Sri Lankan inspired asparagus curry + pics from my trip: Part one


Sri Lankan inspired asparagus curry

It now feels like a dream. In the midst of the daily grind of motherhood, some days it actually feels like it happened in another lifetime altogether.  I've long wanted to travel to Sri lanka, I just never would've guessed that I'd get there in the way that I did. In June this year and after a series of flights with killer lay-overs, just after midnight -local time- I arrived at my destination. Colombo, Sri Lanka. I was about to embark on a 5 day pre-conference tour of the South with 14 of the world's top travel bloggers (out of a total of 60 bloggers touring all over the country), as a finalist in Cinnamon Hotels TBC Asia blog awards (in the food blog category)! I felt like a fish out of water. I'm pretty sure I was the only person there who didn't call themselves a travel blogger, but lucky for me I got to travel alongside some of the savviest bloggers around, most of whom get paid to travel the world. It was an eye opener, that's for sure.

I woke up that first morning after just a couple of hours sleep, with butterflies in my stomach. Unlike the rest of the bloggers, for which travelling and waking up in foreign countries is a no brainer, for me being so far away from my kids and family, lets just say that I knew this trip would push me out of my comfort zone. But I was ready to embrace the experience. I'd never done a tour before this trip and while it's not how I like to travel (on and off air-conditioned buses with very little free time to explore and eat local food), after the previous busy months of moving countries and book launches etc, I was very happy for someone else to take care of everything! Did I get to see the 'real' Sri Lanka? No, I don't think so. But what I did get was an amazing taster of a beautiful country that I already have plans to visit again soon. I quickly learnt to make most of the beautiful breakfast buffets served at every Cinnamon Hotel we stayed at. Unlike lunch and dinner, where mostly western food was served, at breakfast we were able to indulge in traditional specialties such as Aappa/Appam (hoppers), string hoppers, dhal and sambols. I think it only took a day for me to let it slip to our wonderful guide Praki that I was a chef. His eyes lit up the second he heard I wanted to learn as much as I could about Sri Lankan cuisine. Every time we boarded the bus he would have some little gem of knowledge to share, or would point out various types of bananas hanging in the little shops alongside the roads, naming each one and telling me his favourite.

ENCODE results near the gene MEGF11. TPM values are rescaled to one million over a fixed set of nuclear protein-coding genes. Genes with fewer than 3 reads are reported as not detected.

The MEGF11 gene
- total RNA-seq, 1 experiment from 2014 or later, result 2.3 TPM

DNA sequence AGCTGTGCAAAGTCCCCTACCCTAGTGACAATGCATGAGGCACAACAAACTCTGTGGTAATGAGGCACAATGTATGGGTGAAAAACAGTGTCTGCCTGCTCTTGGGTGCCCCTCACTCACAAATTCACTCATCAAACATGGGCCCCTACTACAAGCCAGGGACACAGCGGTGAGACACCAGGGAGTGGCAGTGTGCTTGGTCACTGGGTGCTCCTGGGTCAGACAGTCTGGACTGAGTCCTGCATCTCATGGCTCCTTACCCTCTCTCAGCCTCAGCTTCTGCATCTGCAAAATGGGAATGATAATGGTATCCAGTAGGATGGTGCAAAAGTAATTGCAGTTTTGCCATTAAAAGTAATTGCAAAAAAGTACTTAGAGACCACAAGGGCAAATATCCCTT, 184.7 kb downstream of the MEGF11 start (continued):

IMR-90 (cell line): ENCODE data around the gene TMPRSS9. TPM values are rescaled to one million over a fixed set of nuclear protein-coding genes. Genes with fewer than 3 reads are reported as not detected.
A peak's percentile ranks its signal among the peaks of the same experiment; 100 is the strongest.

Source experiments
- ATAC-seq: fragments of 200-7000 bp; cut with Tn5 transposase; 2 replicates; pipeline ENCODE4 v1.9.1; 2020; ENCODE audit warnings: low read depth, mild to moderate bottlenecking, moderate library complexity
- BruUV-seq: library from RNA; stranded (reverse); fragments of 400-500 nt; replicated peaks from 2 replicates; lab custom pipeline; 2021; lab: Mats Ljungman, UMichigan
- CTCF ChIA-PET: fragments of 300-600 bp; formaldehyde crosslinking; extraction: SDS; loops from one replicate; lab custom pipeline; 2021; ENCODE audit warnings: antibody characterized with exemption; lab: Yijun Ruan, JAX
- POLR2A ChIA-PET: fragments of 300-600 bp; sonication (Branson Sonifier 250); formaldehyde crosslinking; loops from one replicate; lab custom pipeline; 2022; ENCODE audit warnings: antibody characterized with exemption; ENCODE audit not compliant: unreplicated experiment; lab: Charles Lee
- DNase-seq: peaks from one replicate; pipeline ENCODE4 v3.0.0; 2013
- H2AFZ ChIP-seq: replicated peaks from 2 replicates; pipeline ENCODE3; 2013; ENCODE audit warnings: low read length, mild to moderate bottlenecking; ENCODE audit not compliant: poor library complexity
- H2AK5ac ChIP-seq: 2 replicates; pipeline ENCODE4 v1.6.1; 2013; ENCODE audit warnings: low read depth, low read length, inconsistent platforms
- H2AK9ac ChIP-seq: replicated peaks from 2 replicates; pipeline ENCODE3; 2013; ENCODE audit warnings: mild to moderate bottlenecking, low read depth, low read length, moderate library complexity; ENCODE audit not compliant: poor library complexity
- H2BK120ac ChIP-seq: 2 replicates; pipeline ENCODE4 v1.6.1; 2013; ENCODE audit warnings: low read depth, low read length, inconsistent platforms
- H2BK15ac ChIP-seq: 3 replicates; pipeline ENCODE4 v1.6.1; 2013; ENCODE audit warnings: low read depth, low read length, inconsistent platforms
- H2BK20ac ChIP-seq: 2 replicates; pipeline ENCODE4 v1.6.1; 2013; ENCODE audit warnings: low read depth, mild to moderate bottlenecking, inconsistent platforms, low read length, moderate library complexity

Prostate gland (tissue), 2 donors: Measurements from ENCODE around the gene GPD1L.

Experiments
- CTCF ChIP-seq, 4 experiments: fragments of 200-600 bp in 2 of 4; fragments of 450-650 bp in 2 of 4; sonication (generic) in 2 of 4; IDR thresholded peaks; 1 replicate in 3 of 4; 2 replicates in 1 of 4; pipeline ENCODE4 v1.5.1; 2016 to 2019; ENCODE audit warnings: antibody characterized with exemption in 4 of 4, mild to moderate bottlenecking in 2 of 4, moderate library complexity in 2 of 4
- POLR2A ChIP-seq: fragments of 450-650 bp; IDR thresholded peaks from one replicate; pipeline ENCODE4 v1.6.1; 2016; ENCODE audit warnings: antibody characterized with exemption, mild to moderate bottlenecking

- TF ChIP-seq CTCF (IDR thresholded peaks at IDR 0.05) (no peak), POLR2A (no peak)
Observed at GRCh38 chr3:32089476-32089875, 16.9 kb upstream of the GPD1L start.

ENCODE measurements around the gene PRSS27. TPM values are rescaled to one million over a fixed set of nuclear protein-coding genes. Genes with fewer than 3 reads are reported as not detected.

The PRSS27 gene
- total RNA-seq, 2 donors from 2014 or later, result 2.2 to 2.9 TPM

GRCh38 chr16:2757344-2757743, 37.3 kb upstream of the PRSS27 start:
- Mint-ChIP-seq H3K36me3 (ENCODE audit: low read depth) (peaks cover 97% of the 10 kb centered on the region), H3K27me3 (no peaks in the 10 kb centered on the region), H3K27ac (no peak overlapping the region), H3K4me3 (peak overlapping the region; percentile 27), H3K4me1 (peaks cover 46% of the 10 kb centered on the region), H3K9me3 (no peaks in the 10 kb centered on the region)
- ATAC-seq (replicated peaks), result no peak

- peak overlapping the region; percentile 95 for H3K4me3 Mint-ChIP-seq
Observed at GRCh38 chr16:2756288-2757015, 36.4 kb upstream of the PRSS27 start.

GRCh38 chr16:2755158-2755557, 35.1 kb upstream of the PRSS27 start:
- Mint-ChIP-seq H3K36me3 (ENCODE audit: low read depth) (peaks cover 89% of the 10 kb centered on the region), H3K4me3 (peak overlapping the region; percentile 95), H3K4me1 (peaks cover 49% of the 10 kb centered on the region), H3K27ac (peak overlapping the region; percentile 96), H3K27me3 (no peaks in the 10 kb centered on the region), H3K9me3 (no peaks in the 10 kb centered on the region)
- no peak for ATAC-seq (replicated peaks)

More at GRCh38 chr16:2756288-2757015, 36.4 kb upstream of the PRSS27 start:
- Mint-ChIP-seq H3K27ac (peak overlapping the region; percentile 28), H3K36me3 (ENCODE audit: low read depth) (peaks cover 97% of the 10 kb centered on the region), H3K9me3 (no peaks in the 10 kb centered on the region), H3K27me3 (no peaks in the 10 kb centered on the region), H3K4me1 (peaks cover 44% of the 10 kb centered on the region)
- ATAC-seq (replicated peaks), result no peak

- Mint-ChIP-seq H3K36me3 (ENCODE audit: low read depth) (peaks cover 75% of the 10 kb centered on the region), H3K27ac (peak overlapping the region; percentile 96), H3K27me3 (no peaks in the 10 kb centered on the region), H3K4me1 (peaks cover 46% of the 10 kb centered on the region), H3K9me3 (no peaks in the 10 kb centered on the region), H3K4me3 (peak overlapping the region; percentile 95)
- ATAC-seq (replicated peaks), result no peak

Having travelled throughout India in my early 20's, I stupidly made the mistake of assuming that Indian and Sri Lankan cuisines would be quiet similar. But, I couldn't have been further from the truth. Yes they use similar ingredients and spices, but in such different ways! I found Sri Lankan curries to be much lighter and fresher, relying heavily on the actual star ingredient and spice, rather than mixing it all up in a rich sauce. It seemed every vegetable has its own curry, which I loved. Wing beans are treated lightly in just a little turmeric and ginger (I used that as inspiration for today's asparagus curry). Beetroot the same, with a little lick of coconut milk (I'll share the recipe next week). Banana flower curry is heavy with chilli and Brinjal (eggplant) curry is sweet and sticky. Curries are served alongside rice with various bright and flavoursome sambols. My favourites were Seeni sambol (I'll share the recipe next week too), Katta sambol (red chilli-based sambol), bitter melon sambol, gota kola sambol.

I took so many photos it was really, really hard to choose a few to share with you all, but I hope you'll get a feel for what quickly became one of my favourite destinations. And like I said before, I've got at least one maybe even two more Sri Lankan posts to share, so hang tight.

Sri Lanka by Emma Galloway Sri Lanka by Emma Galloway Sri Lanka by Emma Galloway Sri Lanka by Emma Galloway Sri Lanka by Emma Galloway Sri Lanka by Emma Galloway Sri Lanka by Emma Galloway Sri Lanka by Emma Galloway Sri Lanka by Emma Galloway Sri Lanka by Emma Galloway Sri Lanka by Emma Galloway Cinnamon Hotels | Sri Lanka by Emma Galloway